Should You Use Non-Toxic Nail Polish? Here's What Industry Insiders Think
It's fair to say that we are now more aware than ever about toxicity in our daily lives, particularly when it comes to our beauty products. We are beginning to seek out clean, non-toxic options that are safe to use and don't pose any dangers to our health. One such area is nail polish, and the products and services we use on our fingers and toes. But should you use non-toxic nail polish, or does it not really make a difference? I spoke to experts to find out what non-toxic nail varnish actually is, and whether there are advantages to using it.
Let's start with what "non-toxic" actually means in terms of nail polish. A non-toxic nail polish is essentially one that eliminates certain chemicals from its ingredients list. "There are more than the three main harmful ingredients used in traditional polish, but Formaldehyde, Dibutyl Phthalate (DBP), and Toluene [are the] most toxic," explains Shelly Elson, the founder of non-toxic London nail salon STILL London. Non-toxic formulas, therefore, have to be free of these three at least, but can go up to as high as 7-free, 10-free etc., when removing further chemicals from their polishes.
However, there is a difference between a polish being non-toxic and being chemical-free, explains Laura Southern, founder of nail salon House Of Lady Muck: "There is no such thing as chemical-free gel polish," she says. "But it's incredibly important to be aware of the chemical content in all cosmetics, as this can have an impact on nail and skin health."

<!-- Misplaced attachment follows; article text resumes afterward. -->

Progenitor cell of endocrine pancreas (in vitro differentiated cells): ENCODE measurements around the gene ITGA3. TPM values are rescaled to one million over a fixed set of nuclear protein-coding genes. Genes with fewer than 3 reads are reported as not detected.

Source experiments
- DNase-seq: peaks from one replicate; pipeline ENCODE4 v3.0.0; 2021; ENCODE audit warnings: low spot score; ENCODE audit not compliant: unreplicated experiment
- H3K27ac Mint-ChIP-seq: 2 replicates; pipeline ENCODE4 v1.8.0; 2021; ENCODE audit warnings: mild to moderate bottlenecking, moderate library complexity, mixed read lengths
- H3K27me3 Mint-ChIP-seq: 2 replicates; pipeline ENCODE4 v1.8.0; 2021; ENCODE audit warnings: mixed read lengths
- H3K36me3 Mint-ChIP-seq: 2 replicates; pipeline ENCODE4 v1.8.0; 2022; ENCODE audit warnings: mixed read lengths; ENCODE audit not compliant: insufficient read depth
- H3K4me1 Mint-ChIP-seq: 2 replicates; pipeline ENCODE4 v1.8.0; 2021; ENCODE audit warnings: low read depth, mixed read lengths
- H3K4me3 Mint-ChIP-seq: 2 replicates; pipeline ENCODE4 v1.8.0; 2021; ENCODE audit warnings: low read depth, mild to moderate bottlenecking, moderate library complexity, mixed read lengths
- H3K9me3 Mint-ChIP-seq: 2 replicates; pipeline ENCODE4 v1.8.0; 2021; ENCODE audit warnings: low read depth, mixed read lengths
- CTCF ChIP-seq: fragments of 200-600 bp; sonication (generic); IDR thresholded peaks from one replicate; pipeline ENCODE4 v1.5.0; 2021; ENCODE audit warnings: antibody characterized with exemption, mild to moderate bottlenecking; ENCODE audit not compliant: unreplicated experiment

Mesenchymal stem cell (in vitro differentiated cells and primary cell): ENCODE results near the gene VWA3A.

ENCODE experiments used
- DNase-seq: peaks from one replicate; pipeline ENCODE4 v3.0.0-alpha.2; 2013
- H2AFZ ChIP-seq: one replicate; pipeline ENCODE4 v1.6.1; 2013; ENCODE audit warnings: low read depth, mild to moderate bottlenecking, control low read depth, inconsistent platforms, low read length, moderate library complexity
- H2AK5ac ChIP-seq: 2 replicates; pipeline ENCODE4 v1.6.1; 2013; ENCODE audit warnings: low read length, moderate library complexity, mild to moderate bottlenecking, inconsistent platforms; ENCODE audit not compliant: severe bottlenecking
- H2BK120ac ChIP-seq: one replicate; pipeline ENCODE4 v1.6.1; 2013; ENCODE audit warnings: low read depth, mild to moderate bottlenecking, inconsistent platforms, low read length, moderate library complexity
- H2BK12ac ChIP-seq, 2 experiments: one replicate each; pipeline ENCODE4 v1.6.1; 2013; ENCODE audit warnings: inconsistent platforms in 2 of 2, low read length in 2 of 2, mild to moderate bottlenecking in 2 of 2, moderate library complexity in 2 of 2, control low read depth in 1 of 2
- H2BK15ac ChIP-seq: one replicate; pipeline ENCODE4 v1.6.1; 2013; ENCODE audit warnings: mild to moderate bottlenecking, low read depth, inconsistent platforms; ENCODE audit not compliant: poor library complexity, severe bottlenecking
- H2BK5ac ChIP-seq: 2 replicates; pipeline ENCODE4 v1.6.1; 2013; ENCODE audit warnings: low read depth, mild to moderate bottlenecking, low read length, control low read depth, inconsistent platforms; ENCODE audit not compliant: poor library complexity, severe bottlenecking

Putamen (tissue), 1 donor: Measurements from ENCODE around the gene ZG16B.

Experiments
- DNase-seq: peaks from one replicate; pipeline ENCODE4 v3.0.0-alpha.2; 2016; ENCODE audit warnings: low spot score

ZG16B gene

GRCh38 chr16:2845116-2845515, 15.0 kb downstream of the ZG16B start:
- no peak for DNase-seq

So why exactly should we be concerned about chemicals? "Our bodies, nails and skin are delicate, so there's no reason to aggravate them with harsh chemicals and practices," says Southern. Indeed, one study from Duke University and EWG has suggested that certain chemicals can actually enter the body through the nail beds. The research showed that a chemical called triphenyl phosphate (TPHP) (which is also used as a furniture fire retardant) was appearing to enter women's bodies through nail products.
Many nail salons, as Live Science points out, are not properly ventilated either, meaning chemicals can be breathed in by customers.
Luckily, the experts I spoke to agree going toxic-free will not affect the quality of your polish or gel, and may even promote longer wear. "Non toxic products give the same finish as normal polishes so you cannot notice the difference," says Elson. "They are also much kinder and last as long."
A representative at Nails Inc told me the same: "The polish can still have a high colour pay off, be glossy and long lasting whilst being non-toxic," they said.
There are potential drawbacks that should be considered, however. "Regulations are ever-evolving, meaning [there are] constant changes within products," explains the Nails Inc rep. This means that brands may change their formulations often in order to keep up with the industry standards for "non-toxic", meaning you may not have access to a product you love for too long.
So which brands should you be reaching to if you do your nails at home? Nailberry is one option that has long been non-toxic, and proud of it. They are 12-free, they do not use alcohol or animal derivatives, and are vegan, gluten-free, and certified halal. Their range of colours is beautiful, particularly the subtle nudes and greys.
Other great choices include Orly's Breathable line, which is impressively 13-free and contains argan oil, Vitamin B5 and Vitamin C, and Kure Bazaar, which is 10-free and 90% natural. Nails Inc also do a great NailPure range, which is 10-free as well.
If toxicity is important to you, it's worth doing your research before buying nail products, as you never know what could be lurking in the ingredients list.